Food picked up just a few seconds after being dropped is less likely to contain bacteria than if it is left for longer periods of time according to the findings.

There is, however, a variable that must be taken into account:

The type of flooring the food has been dropped on has an effect, with bacteria least likely to transfer from carpeted surfaces and most likely to transfer from laminate or tiled surfaces to moist foods making contact for more than five seconds.

This, of course, contradicts research from a couple of years ago, which supports my ongoing hypothesis that Everything We Know Is, Or Will Be, Wrong.

(Via The Glittering Eye.)

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One of those diastolical schemes

This tissue of organic fertilizer, with the absurd (but guaranteed click-bait) title “1 weird food that KILLS blood pressure,” showed up 14 times in my email box yesterday:

“You’re going to have a stroke or a heart attack before you leave this building.”

That’s what the nurse told my dad.

She had just checked his blood pressure and it was a deadly 155/90.

When I heard the news, my mind raced back to my own blood pressure scare just a few short years before.

Thankfully, after some frantic research, I had stumbled upon an all-natural blood pressure fix that normalized my blood pressure in a matter of weeks.

Which wouldn’t help someone about to leave the building, of course, but hey, this is spam; you’re not supposed to notice the contradictions.

Incidentally, I’ve been occasionally as high as 155/90; last I looked, I wasn’t dead, or anything close to it.

I remember when they told my dad he had six months to live, tops. And sure enough, six years later, that’s what he had.

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A puff of magical non-smoke

There’s a dealer in e-cigarettes down the road about a mile. Their presence affects me not a whit. Now there’s another one about two miles to the south, which apparently hired some seeming derelict to harangue smokers in the middle of the road last Wednesday, but that’s another story; still, apart from that bit of performance art, their presence affects me not a whit.

The half-whits in Los Angeles, meanwhile, would like to see such things banned, and there’s only one logical explanation for their behavior:

Primitive peoples who relied on magic rather than science to explain how the world works often believed in what is known as “sympathetic magic” — the idea that if item A looks like item B, that means A either shares B’s traits or gives you actual power over B… And belief in sympathetic magic appears to be enjoying a renaissance among those who oppose “e-cigarettes” or “e-cigs,” basically on the grounds that a battery-operated metal tube emitting water vapor looks like a burning tobacco cigarette emitting cancerous smoke, ergo it must have the same disease-inducing power as said tobacco cigarette, right?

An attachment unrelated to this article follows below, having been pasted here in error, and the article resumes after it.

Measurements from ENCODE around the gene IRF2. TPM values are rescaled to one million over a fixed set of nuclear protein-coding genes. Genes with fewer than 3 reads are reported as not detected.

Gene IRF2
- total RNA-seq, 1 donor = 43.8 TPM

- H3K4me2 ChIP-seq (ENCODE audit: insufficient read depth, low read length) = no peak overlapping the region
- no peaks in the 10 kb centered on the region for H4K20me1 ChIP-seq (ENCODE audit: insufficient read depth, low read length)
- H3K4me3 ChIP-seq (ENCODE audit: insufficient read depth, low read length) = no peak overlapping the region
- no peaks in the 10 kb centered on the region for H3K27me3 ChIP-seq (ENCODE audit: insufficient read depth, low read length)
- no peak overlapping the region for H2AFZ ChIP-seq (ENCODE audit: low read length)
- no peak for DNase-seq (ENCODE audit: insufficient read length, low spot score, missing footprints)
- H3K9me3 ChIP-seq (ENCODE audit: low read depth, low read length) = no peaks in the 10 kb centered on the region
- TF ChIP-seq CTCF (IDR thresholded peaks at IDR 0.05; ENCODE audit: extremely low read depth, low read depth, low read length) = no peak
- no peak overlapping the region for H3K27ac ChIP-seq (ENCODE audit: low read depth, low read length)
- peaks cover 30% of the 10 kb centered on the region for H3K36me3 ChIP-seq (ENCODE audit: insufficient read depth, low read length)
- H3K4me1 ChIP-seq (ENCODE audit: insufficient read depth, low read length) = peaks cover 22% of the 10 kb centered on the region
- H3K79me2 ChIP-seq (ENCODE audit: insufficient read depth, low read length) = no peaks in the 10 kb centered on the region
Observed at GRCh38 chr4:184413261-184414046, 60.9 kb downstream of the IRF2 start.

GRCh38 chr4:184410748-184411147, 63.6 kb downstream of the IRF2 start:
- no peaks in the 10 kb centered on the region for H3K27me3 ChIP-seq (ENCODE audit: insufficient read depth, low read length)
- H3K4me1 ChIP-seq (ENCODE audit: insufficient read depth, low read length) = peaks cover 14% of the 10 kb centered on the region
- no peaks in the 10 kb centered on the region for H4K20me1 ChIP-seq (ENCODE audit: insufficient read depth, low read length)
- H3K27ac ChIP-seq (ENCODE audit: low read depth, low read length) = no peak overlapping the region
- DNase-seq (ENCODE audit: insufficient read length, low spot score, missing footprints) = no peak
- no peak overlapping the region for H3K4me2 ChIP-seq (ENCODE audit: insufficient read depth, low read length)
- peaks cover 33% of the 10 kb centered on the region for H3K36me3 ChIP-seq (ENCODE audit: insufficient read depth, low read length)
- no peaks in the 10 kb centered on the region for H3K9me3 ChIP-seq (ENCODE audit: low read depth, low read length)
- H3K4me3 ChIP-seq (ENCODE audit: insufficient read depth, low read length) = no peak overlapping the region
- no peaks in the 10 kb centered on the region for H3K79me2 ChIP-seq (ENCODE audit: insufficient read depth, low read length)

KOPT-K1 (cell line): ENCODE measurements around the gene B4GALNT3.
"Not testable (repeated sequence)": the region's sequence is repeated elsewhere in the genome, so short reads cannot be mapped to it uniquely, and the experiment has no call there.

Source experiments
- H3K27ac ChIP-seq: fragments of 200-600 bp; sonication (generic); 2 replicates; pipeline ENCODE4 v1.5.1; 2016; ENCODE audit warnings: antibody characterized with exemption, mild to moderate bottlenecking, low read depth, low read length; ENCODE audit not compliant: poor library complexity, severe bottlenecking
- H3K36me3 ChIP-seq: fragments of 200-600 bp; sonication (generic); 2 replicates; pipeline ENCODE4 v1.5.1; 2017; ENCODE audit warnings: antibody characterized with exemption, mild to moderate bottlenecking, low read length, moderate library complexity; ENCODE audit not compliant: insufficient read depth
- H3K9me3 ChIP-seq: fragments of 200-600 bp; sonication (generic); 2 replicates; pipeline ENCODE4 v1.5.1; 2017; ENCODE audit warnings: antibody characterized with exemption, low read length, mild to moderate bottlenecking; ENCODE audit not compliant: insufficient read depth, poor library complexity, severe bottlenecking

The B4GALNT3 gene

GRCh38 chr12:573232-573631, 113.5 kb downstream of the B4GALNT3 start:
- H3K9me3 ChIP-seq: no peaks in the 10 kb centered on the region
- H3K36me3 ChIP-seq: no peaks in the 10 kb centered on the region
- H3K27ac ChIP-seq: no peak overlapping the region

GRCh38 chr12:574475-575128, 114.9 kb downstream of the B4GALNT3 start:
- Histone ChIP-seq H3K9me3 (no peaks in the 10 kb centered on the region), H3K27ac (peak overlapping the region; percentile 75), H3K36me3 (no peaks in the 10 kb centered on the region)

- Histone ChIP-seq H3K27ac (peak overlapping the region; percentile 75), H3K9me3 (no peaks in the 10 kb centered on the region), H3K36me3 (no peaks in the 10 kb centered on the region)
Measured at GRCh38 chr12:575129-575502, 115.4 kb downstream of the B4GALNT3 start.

Or at least deserves the same stigma. Consider this week, when the Los Angeles City Council voted to treat e-cigs exactly as regular cigarettes by banning the use of e-cig water vapor wherever tobacco smoke has already been banned.

Then again, this is Los Angeles, where the highest-paid representatives of the city’s best-known industry spend much of their spare time complaining about income inequality. There’s got to be some supernatural explanation for that.

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I might have known

Every month, it’s a new story, simply because health writers always need something to write about, and because their readers, or a substantial percentage thereof, are just this side of full-bore hypochondria. The current Amazing Revelation is that unless you have an actual deficiency, you probably don’t need to take vitamins.

I was in Target last evening, picking up a couple of prescriptions and, yes, a bottle of a particular vitamin which, says the doctor, I somehow don’t get enough of. Usually I pay cash for such stuff, but today I whipped out the Visa, and as always, I scrutinized the receipt when I got home.

An X in the right column, apparently, indicates a “health item.” Both prescriptions were deemed health items. The vitamin, which was labeled “Health-Beauty-Cosmetics,” was not. Maybe I’m reading too much into this — or maybe I need to put more things on plastic.